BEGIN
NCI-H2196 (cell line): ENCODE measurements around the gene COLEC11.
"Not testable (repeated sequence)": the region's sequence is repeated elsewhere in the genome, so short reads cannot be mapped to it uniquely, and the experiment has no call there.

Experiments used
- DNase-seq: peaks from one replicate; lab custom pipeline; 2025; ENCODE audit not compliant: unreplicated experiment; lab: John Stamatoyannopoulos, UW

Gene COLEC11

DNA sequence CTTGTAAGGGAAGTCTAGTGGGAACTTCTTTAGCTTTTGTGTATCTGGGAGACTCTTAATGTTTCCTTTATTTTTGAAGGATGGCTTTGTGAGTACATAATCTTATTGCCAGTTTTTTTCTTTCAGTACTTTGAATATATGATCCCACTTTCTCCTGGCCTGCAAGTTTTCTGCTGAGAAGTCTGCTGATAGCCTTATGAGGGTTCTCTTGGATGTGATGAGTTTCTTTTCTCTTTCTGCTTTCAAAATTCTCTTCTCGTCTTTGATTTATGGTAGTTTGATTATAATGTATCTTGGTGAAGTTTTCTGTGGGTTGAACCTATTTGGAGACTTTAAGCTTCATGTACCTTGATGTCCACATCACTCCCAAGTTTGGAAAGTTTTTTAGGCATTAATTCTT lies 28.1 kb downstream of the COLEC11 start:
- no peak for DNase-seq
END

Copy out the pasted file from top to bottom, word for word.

NCI-H2196 (cell line): ENCODE measurements around the gene COLEC11.
"Not testable (repeated sequence)": the region's sequence is repeated elsewhere in the genome, so short reads cannot be mapped to it uniquely, and the experiment has no call there.

Experiments used
- DNase-seq: peaks from one replicate; lab custom pipeline; 2025; ENCODE audit not compliant: unreplicated experiment; lab: John Stamatoyannopoulos, UW

Gene COLEC11

DNA sequence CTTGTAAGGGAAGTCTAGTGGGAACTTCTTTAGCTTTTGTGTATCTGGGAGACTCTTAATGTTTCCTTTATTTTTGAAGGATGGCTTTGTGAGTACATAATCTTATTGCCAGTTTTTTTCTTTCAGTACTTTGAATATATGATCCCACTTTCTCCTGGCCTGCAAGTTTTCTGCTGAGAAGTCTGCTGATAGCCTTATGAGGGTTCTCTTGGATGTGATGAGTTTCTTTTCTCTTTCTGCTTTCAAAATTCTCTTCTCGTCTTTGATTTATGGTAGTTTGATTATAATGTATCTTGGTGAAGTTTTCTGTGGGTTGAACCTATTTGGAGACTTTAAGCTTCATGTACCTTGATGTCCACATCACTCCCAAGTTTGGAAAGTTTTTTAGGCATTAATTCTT lies 28.1 kb downstream of the COLEC11 start:
- no peak for DNase-seq